For a few afternoon hours last Sunday, perfection was a mesquite waffle and a tall glass of cold beer at Tap & Bottle on North Sixth Avenue.
The food truck Foodie Fleet, under new management, had chosen the tasting room for its relaunch party, setting up against the curb in front of the taproom’s large picture windows.
As craft beer fans filed in for the afternoon, a long line of hungry customers, eager to try the truck’s hyper-locally sourced cuisine, snaked along the sidewalk outside.
They waited patiently under blue skies to order their farm-fresh sandwiches, fried goat cheese and mozzarella balls, and waffles slathered in a salted caramel date syrup.
Others took advantage of the Fleet’s “text-to-table” option, allowing patrons to request their veggie sliders and sweet potato chips from their barstools.
“That’s if you want to keep your seat warm and your beer cold,” said Kylie Rogers, who took over Foodie Fleet with her husband, Adam Dick, in December.
Tap & Bottle customers noshed on their meals at the bar and at tables while drinking, socializing and listening to live music sets from Hey, Bucko! and Naim Amor.
It was a mutually beneficial scenario that has become commonplace in Tucson as craft beer and food truck options continue to grow.
While many of the city’s older breweries, including Thunder Canyon, Nimbus and Barrio, provide their own food to customers, several of Tucson’s young upstarts have joined forces with mobile eateries to satisfy their culinary needs.
You can find food trucks set up outside of popular breweries such as Dragoon, Borderlands and Ten Fifty-Five during regular taproom hours.
Cuisine ranges from the Latin Caribbean flavors of DC Jumbie to the gourmet grilled cheese creations of Cheesy Rider.
Dragoon co-founder Eric Greene said they try to have trucks in their parking lot on West Grant Road every Thursday-Saturday.
Greene calls it the perfect situation.
“If we don’t have a food truck here, people come in, have a beer and then it is time to go have dinner,” he said. “If there is food available, they stay longer.”
Food truck owners get the benefit of a captive audience, especially at a brewery like Dragoon, which sits on its own in an isolated industrial park.
Dianne and Craig Brewer, owners of the Zany Beaver food truck, are regular sellers at Dragoon.
Their specialty is poutine, a Canadian snack food of french fries, gravy and cheese curds.
“It is so satisfying to walk into the Dragoon taproom and see poutine on every table,” Dianne said. “It is one of our favorite places to serve.”
Longtime Tucson bars, such as the Wooden Nickel Tavern on South Country Club Road and Driftwood Lounge on South Craycroft Road, also have tapped into Tucson’s trucks to serve their customers.
Erik Hulten, owner of Danny’s Baboquivari Lounge, has been bringing in trucks for the last four years.
Hulten took over the bar eight years ago. He said the business used to include a restaurant but it was long gone by the time he got there.
Food trucks weren’t the explosive force in Tucson four years ago that they are today, but Hulten was a fan early on.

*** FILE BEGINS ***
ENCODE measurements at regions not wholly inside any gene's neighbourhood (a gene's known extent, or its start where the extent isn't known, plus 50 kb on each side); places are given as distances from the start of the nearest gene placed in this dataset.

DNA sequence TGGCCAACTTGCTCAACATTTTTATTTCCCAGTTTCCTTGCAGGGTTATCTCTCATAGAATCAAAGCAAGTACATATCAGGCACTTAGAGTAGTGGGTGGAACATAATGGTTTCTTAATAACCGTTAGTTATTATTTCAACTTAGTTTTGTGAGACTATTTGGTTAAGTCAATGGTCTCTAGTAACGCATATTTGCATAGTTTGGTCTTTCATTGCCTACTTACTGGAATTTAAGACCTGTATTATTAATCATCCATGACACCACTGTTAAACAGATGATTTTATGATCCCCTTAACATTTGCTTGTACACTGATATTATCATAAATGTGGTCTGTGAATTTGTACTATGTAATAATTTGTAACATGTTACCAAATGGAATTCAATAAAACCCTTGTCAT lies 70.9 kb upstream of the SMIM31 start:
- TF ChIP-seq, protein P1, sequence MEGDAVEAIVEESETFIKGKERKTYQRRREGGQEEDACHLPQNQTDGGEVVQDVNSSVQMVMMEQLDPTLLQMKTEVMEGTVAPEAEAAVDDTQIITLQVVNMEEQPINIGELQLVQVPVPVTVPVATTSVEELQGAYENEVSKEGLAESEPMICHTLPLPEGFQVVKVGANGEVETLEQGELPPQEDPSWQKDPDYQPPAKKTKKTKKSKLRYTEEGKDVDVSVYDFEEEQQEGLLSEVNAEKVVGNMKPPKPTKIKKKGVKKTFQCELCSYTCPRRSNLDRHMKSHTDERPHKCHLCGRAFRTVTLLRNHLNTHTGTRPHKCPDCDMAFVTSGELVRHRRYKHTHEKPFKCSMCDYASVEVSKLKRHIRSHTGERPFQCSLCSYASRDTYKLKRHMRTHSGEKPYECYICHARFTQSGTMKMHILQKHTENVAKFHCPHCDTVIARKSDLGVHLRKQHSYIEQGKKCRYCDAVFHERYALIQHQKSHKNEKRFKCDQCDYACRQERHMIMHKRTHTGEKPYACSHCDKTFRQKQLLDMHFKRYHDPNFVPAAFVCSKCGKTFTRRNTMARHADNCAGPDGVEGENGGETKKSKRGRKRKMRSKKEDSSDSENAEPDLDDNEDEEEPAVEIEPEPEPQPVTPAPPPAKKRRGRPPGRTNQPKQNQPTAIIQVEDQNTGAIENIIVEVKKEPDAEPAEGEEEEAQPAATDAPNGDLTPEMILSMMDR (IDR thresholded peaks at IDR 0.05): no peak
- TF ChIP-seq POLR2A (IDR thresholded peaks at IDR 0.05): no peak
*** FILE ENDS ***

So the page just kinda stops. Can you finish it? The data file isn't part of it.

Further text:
He had family in the Pacific Northwest where trucks were already a huge deal.
“It seemed like a nice thing to have,” he said. “Different trucks with different types of food.”
Hulten said Danny’s has had varying levels of success with trucks, especially as their popularity has grown.
He’s seen his share of “flakes,” truck owners who are willing to cut and run when something better comes along, but feels he has finally managed to build a strong rotation of regulars.
“We love it, but it is always a struggle,” he said. “We are a small neighborhood bar. It is tough for us to compete sometimes.”
Greene said Dragoon has had similar issues, particularly on Wednesday nights when business is slower.
“Our taproom is really small,” he said. “It needs to be full in order for it to make sense for a food truck to come out. It seems like they are often looking for something a little bigger on Wednesday nights.”
Still, the benefits outweigh the downsides.
When Rebecca and Scott Safford opened Tap & Bottle last summer, they didn’t realize food trucks would work out so perfectly.
The couple had seen how popular the trucks were at Dragoon and Borderlands Brewing downtown.
They celebrated their grand opening with a formal food truck roundup organized through regular roundup coordinator David Aguirre.
Rebecca Safford said the taproom now has food trucks Thursdays-Saturdays, and every other Sunday.
“We try to rotate the trucks pretty regularly,” she said. “It is fun to have Indian food one night, Mexican-Korean food the next night and crepes the night after that. The more diverse we can keep it, the more people will come back.”
The Saffords also bring in trucks for special occasions.
Last Thursday, Jozarelli’s, a food truck specializing in Italian street food, provided dishes that could be paired with the wine selections of the evening.
Tuesday saw Chef’s Kitchen, known for its bayou bistro cuisine, dishing out food for Mardi Gras.
As business grows, Safford would like to expand the food truck rotation to seven days a week.
“It is a happy partnership,” she said.